More and more homes are being constructed today on poor soils, including the ones you’ve heard about in previous chapters. Foundations are moved and pulled across vast and hydro-compactable soils and subsidence, thereby generating shift. Every year thousands of homeowners face the pressures of evaluating and fixing foundation issues. Happily, that means efficient, designed solutions are possible.Interested readers can find more information about them at Kansas City Foundation Piering.
What precisely is there and is it the right solution to the systemic problems?
Since the soil is the source of construction challenges, the first two approaches begin with lifting the weight of the base from poor soils and putting it on the bedrock or more solid surface-these approaches are called push piers and helical piers.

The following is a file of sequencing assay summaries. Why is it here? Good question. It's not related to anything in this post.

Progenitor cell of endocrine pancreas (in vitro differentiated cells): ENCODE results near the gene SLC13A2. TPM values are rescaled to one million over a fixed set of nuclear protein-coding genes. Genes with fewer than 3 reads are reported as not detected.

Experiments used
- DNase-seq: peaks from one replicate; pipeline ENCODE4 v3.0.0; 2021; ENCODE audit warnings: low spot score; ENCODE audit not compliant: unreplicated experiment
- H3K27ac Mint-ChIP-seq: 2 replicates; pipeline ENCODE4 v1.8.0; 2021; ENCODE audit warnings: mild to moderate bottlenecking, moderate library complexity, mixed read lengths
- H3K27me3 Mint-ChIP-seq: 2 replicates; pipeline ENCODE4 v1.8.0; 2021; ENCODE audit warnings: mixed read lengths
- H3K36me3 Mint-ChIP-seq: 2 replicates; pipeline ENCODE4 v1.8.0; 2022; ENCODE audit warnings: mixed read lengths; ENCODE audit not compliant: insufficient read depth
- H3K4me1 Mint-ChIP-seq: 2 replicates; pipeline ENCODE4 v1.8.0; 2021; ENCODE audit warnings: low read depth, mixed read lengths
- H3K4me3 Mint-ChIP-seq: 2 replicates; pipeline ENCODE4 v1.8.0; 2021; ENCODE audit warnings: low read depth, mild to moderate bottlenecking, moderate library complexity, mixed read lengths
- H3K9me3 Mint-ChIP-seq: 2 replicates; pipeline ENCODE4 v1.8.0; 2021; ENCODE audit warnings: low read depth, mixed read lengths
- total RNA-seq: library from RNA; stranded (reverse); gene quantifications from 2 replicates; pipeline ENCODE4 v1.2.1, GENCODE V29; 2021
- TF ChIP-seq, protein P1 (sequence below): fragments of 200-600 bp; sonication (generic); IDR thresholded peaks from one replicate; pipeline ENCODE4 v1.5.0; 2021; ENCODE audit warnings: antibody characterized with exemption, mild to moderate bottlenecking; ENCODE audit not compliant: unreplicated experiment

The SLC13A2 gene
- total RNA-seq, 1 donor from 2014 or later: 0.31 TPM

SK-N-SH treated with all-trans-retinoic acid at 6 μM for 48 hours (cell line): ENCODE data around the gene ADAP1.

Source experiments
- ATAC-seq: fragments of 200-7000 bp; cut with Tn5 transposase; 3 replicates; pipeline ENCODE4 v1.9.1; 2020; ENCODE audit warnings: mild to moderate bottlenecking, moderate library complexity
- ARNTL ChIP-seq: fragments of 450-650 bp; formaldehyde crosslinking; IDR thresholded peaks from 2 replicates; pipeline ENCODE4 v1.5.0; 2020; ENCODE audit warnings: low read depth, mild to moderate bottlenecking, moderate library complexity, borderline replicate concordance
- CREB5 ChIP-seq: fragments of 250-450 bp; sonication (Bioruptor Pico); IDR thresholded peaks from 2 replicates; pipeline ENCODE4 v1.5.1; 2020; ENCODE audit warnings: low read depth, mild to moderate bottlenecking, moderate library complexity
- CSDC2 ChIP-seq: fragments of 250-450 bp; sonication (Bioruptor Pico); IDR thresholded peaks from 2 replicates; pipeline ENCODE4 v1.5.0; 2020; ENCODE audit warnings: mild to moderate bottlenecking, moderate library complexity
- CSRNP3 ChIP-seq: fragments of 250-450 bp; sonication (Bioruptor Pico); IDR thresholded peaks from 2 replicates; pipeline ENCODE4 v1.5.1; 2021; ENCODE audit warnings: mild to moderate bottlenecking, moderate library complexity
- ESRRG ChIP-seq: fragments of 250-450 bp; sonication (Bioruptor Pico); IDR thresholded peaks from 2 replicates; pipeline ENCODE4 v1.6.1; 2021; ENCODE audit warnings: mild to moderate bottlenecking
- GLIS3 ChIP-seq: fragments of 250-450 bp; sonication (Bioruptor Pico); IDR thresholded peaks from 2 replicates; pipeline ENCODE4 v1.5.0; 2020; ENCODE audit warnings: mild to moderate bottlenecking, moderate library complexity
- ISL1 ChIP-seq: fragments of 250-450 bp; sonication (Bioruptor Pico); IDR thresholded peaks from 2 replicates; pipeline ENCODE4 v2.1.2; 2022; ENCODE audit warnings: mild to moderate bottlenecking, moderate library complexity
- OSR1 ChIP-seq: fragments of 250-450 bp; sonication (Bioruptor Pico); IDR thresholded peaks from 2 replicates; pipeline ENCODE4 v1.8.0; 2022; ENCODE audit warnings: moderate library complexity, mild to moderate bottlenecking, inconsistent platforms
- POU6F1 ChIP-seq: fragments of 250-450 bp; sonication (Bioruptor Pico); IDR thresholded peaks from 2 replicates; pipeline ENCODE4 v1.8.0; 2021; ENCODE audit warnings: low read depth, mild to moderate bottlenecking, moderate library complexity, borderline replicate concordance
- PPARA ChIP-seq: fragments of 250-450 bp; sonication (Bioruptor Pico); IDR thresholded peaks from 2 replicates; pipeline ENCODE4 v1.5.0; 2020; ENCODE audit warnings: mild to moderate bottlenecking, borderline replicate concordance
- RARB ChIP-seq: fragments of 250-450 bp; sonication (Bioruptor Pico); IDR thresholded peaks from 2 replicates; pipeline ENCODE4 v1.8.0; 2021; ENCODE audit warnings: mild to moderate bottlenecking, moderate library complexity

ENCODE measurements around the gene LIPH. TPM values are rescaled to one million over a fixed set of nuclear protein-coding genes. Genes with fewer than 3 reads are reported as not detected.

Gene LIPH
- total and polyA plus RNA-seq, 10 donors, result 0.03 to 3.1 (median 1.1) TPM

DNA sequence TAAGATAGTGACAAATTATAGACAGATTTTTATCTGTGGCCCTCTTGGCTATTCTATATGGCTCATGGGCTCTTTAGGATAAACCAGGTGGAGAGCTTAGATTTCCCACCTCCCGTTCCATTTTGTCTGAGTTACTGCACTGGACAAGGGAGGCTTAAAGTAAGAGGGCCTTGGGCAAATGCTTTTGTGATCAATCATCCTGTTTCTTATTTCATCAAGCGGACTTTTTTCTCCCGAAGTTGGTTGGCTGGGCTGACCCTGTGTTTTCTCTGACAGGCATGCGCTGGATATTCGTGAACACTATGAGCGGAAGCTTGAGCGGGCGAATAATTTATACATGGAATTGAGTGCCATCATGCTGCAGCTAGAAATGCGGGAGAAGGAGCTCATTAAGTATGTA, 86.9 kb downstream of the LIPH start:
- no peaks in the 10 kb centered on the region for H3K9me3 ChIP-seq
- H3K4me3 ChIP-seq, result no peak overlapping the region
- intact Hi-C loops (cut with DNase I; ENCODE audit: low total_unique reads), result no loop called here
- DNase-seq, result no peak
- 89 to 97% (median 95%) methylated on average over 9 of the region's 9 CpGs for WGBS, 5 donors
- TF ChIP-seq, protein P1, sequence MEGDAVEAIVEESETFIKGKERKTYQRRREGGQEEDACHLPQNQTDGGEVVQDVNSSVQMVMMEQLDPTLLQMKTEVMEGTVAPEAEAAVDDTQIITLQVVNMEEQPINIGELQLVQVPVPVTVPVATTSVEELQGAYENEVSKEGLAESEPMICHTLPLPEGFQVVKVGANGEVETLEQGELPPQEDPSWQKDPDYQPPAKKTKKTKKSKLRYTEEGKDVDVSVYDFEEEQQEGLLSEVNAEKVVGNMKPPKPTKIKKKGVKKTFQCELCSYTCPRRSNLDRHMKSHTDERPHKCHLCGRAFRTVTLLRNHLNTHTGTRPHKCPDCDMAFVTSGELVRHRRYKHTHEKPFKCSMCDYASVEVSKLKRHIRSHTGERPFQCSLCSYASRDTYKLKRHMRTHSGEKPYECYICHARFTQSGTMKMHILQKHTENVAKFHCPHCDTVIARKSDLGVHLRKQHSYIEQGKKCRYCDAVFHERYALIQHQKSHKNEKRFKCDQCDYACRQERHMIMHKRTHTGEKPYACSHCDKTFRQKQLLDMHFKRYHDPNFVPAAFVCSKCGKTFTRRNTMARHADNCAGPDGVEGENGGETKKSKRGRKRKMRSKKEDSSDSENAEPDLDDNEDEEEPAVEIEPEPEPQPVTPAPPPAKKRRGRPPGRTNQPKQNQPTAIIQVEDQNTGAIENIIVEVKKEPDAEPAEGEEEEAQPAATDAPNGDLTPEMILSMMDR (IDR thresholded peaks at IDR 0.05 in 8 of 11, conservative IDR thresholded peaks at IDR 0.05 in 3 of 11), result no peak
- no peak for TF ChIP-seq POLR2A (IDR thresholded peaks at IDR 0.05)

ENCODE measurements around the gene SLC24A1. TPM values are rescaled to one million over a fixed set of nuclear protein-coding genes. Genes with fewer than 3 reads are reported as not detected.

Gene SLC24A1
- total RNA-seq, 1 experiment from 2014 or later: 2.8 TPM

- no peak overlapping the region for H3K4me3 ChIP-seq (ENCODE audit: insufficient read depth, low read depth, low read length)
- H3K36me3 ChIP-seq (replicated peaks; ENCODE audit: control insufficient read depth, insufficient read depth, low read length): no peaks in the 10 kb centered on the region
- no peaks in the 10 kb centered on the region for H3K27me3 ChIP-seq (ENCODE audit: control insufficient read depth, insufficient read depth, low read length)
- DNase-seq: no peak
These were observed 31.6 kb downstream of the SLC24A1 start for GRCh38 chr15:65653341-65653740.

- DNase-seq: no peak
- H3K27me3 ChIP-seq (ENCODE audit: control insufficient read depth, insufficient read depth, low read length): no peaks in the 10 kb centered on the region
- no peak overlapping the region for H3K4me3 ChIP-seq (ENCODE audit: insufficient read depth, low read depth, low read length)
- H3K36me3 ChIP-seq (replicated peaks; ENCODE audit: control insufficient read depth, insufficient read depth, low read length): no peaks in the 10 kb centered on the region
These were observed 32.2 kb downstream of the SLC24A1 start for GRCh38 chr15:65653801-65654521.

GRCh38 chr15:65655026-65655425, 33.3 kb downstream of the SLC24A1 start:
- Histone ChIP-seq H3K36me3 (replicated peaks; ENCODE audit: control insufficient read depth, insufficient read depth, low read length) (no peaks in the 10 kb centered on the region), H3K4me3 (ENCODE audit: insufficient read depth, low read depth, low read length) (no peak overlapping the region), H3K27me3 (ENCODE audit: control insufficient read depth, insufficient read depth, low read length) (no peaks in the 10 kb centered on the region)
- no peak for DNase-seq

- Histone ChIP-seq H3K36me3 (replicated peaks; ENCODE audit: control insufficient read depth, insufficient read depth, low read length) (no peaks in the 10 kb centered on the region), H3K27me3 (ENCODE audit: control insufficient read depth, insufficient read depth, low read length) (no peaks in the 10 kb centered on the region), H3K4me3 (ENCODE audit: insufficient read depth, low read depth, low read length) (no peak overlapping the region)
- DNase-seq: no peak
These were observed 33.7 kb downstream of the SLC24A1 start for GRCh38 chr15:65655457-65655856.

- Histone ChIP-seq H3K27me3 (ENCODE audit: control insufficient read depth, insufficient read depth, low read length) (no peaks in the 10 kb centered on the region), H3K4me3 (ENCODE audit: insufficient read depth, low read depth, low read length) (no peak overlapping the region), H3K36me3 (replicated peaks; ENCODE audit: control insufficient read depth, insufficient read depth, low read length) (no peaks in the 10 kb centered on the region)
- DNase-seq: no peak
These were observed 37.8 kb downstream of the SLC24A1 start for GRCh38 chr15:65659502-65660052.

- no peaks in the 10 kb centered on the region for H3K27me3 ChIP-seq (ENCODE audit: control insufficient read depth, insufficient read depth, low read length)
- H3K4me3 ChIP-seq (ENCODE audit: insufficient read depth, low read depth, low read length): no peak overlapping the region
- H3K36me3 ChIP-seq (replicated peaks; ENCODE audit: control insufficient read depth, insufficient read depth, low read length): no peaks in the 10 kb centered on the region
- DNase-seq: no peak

Push Piers are essentially long steel shafts that are forced into fragile surface soils hydraulically through the earth before they hit bedrock or other bearing strata. Technicians may say that the piers entered the bedrock by calculating the hydraulic pressure needed to push the piers into the earth before they hit the depth required by an engineer. The weight of the home is then shifted off the fragile soil and onto the piers by pier brackets mounted to the house’s footing.
Using hydraulics, helical piers are also pushed into the earth thus formed into the earth like a massive screw. They are in reality giant screws that actually keep up a house by the force of resistance. The weight of the house is then shifted onto the piers using the same enduring steel braces.